The joy is in how we choose to look at it. If there are tasks that feel like an energy vampire, what’s stopping us from viewing it as a vampire**, and our swift, efficient focus will be the stake that ends its reign of terror. Or maybe we’re held captive by an evil ogre** who won’t let us move on to more fun parts of our job until we finish up the TPS reports… It’s not always easy. Sometimes jobs can feel so small it’s hard to feel like there’s room for any creativity. But think of dreams… Even the largest skull on the planet seems a terribly small place to hold the worlds that exist in our dreams. You don’t need a lot of space for imagination.

If your job is like a concrete block, inflexible and heavy, without room for creativity or heart… then what’s keeping you there? If you’re unable to find a small crack for your imagination to enter and grow, if your ability to express your creative self is stifled and starved, then you’re not able to make full use of your wonderful, amazing brain. You’ll need to change something: your outlook or your job. There is no reason I can fathom that justifies daily unhappiness, or to feel hopeless about our ability to be creative wherever we’re at in life.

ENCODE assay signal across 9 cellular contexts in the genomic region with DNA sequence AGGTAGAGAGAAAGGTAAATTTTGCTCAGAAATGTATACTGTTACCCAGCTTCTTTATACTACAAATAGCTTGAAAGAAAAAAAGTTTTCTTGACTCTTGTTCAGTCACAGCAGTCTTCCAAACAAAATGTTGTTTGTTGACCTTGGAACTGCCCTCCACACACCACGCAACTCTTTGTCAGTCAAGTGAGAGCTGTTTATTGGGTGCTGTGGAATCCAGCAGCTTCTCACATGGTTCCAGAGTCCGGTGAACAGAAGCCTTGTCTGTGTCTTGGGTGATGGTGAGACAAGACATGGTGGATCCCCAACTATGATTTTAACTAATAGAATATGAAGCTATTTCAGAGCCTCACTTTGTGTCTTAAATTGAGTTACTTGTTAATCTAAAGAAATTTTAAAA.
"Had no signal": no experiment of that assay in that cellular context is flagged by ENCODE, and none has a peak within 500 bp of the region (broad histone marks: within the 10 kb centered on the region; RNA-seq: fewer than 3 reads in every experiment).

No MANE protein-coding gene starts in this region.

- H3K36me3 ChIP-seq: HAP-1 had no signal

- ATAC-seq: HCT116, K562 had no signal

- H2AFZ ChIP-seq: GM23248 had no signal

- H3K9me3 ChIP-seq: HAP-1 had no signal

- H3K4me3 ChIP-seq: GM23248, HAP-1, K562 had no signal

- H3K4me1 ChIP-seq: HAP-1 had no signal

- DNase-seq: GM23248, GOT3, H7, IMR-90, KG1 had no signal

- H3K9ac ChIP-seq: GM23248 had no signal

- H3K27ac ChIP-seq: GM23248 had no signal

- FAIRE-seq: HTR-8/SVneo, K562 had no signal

What’s the difference between creativity and imagination? As Sir Ken put it at the Co-Op THiNK11 Conference: The difference between the two is that to be creative you have to do something. (#1 Think/imagine. #2 DO.) If you’re not passionate about your work, do something that brings your passion inside your work-place. Or start the journey that leads you to something you both love and are good at. It’s worth overcoming your fears for.

When I think about it, I’m a trainer at a (wonderful!) credit union, and yet… I’m also an artist. It’s not in the way I would have originally defined the term, or even how others may define the term, but I’m sure it’s in ways that are truer to who I am as a person. The art I create is inspired by the people I love and the work that I do. I’m lucky to be part of a great team of inspiring people that works together to advance the CU Movement.

That’s not work, that’s fun. 🙂

**Welcome to my world! It’s a happy place. The villains are concepts, not people.

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A Need for Story-Telling